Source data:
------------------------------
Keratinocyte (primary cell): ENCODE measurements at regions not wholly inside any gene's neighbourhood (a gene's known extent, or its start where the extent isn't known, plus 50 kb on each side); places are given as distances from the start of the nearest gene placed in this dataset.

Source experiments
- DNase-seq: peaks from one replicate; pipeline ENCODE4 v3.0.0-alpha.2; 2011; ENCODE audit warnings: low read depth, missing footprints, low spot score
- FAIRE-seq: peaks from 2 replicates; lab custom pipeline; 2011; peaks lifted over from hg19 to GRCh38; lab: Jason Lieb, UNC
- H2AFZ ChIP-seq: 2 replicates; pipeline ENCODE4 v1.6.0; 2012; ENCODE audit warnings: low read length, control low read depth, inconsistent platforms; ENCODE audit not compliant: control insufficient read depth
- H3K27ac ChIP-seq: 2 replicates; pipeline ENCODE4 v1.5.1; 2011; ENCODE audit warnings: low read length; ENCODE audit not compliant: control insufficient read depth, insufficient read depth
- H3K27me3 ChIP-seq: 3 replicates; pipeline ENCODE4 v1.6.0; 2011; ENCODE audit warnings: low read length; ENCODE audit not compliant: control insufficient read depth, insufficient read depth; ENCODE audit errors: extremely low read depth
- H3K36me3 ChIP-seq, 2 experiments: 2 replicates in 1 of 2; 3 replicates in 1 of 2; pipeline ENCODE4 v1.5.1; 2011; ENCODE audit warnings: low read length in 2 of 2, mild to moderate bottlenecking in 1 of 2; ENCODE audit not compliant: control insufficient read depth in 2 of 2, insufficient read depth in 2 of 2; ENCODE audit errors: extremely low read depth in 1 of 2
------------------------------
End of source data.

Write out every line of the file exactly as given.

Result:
Keratinocyte (primary cell): ENCODE measurements at regions not wholly inside any gene's neighbourhood (a gene's known extent, or its start where the extent isn't known, plus 50 kb on each side); places are given as distances from the start of the nearest gene placed in this dataset.

Source experiments
- DNase-seq: peaks from one replicate; pipeline ENCODE4 v3.0.0-alpha.2; 2011; ENCODE audit warnings: low read depth, missing footprints, low spot score
- FAIRE-seq: peaks from 2 replicates; lab custom pipeline; 2011; peaks lifted over from hg19 to GRCh38; lab: Jason Lieb, UNC
- H2AFZ ChIP-seq: 2 replicates; pipeline ENCODE4 v1.6.0; 2012; ENCODE audit warnings: low read length, control low read depth, inconsistent platforms; ENCODE audit not compliant: control insufficient read depth
- H3K27ac ChIP-seq: 2 replicates; pipeline ENCODE4 v1.5.1; 2011; ENCODE audit warnings: low read length; ENCODE audit not compliant: control insufficient read depth, insufficient read depth
- H3K27me3 ChIP-seq: 3 replicates; pipeline ENCODE4 v1.6.0; 2011; ENCODE audit warnings: low read length; ENCODE audit not compliant: control insufficient read depth, insufficient read depth; ENCODE audit errors: extremely low read depth
- H3K36me3 ChIP-seq, 2 experiments: 2 replicates in 1 of 2; 3 replicates in 1 of 2; pipeline ENCODE4 v1.5.1; 2011; ENCODE audit warnings: low read length in 2 of 2, mild to moderate bottlenecking in 1 of 2; ENCODE audit not compliant: control insufficient read depth in 2 of 2, insufficient read depth in 2 of 2; ENCODE audit errors: extremely low read depth in 1 of 2